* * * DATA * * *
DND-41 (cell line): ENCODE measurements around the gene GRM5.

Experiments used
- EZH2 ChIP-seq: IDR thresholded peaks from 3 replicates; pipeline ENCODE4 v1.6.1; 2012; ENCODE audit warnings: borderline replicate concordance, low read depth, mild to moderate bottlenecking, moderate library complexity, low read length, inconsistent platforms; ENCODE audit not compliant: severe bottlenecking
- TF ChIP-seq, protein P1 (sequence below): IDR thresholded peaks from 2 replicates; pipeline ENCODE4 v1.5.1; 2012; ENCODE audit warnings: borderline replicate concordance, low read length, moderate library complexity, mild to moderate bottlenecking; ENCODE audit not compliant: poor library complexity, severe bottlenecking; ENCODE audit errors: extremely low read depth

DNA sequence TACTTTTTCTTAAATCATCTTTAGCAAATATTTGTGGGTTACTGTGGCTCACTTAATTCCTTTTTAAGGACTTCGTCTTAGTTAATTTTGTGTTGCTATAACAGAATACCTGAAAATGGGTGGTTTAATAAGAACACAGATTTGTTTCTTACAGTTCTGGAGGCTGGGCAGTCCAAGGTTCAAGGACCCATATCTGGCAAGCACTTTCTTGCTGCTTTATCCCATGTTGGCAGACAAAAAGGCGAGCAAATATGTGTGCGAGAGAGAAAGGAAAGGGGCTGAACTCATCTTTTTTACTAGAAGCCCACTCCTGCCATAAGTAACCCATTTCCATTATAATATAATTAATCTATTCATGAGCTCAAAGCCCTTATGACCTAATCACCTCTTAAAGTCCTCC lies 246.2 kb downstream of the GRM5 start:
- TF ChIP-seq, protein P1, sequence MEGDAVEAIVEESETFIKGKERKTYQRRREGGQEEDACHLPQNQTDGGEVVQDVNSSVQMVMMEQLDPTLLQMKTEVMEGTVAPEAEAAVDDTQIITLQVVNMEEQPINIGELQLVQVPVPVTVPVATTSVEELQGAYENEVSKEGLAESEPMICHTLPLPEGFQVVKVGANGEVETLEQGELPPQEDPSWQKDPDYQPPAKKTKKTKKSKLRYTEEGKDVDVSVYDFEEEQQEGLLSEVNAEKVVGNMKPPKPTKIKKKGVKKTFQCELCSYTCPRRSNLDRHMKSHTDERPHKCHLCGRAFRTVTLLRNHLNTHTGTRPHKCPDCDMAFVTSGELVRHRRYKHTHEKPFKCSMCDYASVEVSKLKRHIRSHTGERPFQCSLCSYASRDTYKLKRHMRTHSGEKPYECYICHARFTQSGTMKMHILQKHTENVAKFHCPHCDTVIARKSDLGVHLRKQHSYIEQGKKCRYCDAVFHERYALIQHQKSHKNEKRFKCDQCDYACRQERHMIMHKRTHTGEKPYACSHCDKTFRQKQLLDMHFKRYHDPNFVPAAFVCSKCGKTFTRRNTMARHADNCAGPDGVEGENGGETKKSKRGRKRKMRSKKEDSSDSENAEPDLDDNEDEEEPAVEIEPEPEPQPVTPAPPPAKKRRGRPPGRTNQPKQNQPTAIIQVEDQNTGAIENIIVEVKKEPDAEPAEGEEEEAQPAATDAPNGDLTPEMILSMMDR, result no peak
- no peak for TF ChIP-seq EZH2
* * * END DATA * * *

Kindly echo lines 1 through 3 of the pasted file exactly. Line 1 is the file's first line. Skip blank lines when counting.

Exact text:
DND-41 (cell line): ENCODE measurements around the gene GRM5.

Experiments used
- EZH2 ChIP-seq: IDR thresholded peaks from 3 replicates; pipeline ENCODE4 v1.6.1; 2012; ENCODE audit warnings: borderline replicate concordance, low read depth, mild to moderate bottlenecking, moderate library complexity, low read length, inconsistent platforms; ENCODE audit not compliant: severe bottlenecking